Chanel’s embroiderers were in the spotlight on Tuesday, as the show ended with jackets, gowns, pants and ankle-length coats made from nude tulle covered, Lagerfeld said, in more than 10 million glinting beads. Nearly transparent, the looks were so heavily embroidered you could see nearly nothing through the shine of the metallic beads.


Each piece was so loaded with hand-cut, hand-stitched, hand-embroidered, hand-applied elements it was impossible even to know where to look.

At the stork-shaped mosaics made from tiny pieces of silk that embellished the front of a long tulle dress? At the swish of pearls _ each hand-wrapped in mauve organza _ that swirled across the midriff of another gown? At a kimono style jacket made from quarter-of-an-inch (64-centimeter) wide strips of leather, with sculpted, hot-pink volumes on the back?

The label’s Italian-born designer, Riccardo Tisci, heaped detail onto detail, flourish onto flourish, embellishment onto embellishment to create 10 almost surrealistic Baroque masterpieces.

For the second straight season, Givenchy chose to unveil its couture collection with a two-day-long presentation instead of a runway show. Rumors swirled that the label was in dire financial straits and the presentation was a cost-cutting measure, but staffers insisted the format was aimed at allowing the press and potential clients to fully appreciate the clothes, which would be lost in the blur of a fashion show.

They also insisted the collection was the most expensive the house has ever done _ a credible claim when you consider that a long tulle gown entirely covered in tiny ecru sequins took 4,000 hours to make. Other slightly less elaborate pieces averaged about 3,000 hours, staffers said.

At the presentation journalists leaned in to inspect the clothes and stroked and petted them with the extreme care usually reserved for precious porcelain vases or newborn babies. Models circulated in two of the looks, and some of the fashion people stroked and petted them, too, without ever acknowledging there was a woman inside the garments.


Rolland’s collection was literally architectural, using elements usually more associated with buildings than clothing _ like metal or glass _ to punctuate the fluid silken eveningwear.

Elongated silver tubes clung to the bustier of flowing gowns in liquidy silks, while gleaming gold cables snaked round the cuffs and necklines of stark white column dresses. Teardrop-shaped baubles in blown glass, with flecks of real gold trapped inside, gleamed at the waistline of a single-sleeve number.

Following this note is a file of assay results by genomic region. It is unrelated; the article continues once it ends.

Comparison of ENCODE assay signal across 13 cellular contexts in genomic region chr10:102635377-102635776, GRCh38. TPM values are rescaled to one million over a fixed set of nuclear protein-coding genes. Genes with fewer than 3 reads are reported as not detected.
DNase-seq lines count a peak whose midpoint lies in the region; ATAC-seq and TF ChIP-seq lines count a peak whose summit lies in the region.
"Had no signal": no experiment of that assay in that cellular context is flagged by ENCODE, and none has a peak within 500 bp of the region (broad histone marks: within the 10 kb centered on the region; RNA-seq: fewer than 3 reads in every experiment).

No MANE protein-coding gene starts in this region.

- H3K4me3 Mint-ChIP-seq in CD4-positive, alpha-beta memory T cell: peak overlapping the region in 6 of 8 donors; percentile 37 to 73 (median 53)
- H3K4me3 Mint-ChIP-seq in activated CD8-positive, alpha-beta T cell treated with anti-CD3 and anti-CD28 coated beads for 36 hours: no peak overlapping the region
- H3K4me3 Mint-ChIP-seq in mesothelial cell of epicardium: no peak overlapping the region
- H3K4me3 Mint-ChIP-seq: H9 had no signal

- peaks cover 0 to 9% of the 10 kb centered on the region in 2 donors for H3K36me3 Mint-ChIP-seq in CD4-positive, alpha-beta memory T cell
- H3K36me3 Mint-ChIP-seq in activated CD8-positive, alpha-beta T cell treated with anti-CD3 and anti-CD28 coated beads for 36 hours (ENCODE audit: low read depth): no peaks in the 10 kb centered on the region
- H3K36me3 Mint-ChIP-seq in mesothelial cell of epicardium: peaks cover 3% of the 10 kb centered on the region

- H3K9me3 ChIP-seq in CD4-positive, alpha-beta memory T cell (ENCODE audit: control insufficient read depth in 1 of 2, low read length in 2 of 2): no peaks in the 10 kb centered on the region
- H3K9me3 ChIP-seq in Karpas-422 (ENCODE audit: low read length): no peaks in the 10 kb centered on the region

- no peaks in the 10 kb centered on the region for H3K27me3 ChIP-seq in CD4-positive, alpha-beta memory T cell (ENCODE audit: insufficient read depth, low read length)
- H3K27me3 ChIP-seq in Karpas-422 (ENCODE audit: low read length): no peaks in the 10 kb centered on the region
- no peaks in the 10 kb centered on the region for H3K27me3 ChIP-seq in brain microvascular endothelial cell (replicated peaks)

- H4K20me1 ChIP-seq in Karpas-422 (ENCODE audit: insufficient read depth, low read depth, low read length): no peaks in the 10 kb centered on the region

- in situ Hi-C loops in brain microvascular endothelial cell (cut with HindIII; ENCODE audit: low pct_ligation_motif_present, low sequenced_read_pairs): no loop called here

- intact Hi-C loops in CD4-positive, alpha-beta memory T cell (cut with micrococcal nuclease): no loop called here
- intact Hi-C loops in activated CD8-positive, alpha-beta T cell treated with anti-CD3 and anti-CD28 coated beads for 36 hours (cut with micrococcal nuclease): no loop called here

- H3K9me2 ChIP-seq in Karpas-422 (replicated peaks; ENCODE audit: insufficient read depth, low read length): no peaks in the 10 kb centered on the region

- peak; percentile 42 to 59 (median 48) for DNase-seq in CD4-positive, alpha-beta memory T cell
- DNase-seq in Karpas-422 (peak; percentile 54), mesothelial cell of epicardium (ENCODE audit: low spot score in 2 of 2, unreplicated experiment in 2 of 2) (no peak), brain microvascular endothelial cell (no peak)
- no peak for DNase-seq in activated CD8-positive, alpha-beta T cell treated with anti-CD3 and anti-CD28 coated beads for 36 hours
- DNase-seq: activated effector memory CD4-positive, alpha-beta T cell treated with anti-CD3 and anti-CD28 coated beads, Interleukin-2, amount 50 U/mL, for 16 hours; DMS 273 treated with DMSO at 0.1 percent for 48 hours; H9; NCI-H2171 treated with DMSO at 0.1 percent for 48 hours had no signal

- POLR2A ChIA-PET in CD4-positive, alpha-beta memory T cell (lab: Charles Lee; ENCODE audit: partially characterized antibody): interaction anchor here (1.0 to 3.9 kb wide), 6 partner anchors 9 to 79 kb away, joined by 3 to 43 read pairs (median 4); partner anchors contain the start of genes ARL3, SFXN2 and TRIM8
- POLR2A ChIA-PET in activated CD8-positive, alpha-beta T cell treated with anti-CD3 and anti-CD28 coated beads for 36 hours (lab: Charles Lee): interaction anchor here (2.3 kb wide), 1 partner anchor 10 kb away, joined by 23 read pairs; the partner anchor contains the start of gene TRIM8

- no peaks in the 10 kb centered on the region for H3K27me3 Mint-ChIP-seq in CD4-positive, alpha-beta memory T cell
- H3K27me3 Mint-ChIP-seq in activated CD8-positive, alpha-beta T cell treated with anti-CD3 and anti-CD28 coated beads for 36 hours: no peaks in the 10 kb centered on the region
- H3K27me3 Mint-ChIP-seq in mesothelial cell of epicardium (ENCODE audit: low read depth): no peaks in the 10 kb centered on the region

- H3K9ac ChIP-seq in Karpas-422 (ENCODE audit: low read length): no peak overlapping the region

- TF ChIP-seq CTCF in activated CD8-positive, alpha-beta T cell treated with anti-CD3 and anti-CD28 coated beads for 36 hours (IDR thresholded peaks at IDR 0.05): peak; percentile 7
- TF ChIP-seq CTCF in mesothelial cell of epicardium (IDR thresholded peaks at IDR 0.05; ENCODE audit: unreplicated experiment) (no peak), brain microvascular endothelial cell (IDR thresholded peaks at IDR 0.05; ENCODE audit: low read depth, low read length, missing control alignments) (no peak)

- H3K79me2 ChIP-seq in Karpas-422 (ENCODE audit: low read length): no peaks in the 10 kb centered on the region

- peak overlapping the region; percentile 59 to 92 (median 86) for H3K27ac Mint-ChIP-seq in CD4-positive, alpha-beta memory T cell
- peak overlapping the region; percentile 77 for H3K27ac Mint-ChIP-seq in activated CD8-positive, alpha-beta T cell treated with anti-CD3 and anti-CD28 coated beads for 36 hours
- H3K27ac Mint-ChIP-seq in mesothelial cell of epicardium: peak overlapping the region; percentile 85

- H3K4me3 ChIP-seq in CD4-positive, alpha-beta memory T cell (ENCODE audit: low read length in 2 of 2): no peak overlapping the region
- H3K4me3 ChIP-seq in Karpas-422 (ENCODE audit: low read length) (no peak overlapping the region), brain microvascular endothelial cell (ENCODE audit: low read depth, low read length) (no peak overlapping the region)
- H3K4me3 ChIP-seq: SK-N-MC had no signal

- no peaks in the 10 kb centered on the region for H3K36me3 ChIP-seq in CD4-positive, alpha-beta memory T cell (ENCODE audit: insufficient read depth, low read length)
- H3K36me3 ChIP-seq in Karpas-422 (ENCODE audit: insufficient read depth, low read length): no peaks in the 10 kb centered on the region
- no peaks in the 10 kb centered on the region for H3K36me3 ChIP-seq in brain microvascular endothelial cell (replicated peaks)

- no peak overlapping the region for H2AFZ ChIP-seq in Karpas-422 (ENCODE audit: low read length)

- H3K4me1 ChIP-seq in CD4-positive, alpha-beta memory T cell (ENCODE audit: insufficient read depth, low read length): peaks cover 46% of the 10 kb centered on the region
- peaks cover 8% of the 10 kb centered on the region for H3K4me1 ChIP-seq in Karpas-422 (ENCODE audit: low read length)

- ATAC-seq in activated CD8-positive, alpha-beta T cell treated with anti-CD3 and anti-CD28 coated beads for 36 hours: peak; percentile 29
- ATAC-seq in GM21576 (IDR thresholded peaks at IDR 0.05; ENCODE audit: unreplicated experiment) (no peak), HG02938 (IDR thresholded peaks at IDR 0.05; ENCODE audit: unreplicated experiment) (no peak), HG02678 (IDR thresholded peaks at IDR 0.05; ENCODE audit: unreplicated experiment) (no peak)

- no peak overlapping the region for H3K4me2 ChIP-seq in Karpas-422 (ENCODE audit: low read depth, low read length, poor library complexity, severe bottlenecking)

The shapes were big and bold, with voluminous draping and long, fluttering skirts that nearly tripped up a couple of the models, all perched on towering heels.

Sun-baked colors, like ochre, burnt sienna and cocoa, gave the collection a more relaxed feeling than the dramatic jewel tones of seasons’ past. But still, the bold metal and glass accents added an edginess that kept the ravishing collection from getting too relaxed.


Few labels have as deep pockets as Chanel or its crosstown rival Christian Dior, but nearly everyone tries to pretend they do. Even little labels tend to imitate the tropes of the majors’ costly runway shows _ sometimes with unintentionally hilarious, or tragic, results.

So it’s always a breath of fresh air to see a small house embrace its smallness and send out a show where earnestness stands in for big budgets.

Adeline Andre’s was just such a display.

The French designer’s friends _ of all shapes and ages _ modeled her simple silk dresses: Some smiled shyly as they made their way down the catwalk to the pit of waiting photographers, while others, terrified, looked like lambs heading to the slaughterhouse.

The gorgeous woman of a certain age who opened the show in a long black dress exuded confidence and strutted her stuff as convincingly as any top model.

One of the spotlights went out halfway through, and the show dragged on longer than the 15 minutes the slick mega-productions _ with their thumping soundtrack and stomping models _ usually last.

But the whole thing was so earnest and touching that it put people in a good mood and many left smiling _ a rare event in the brooding world of fashion.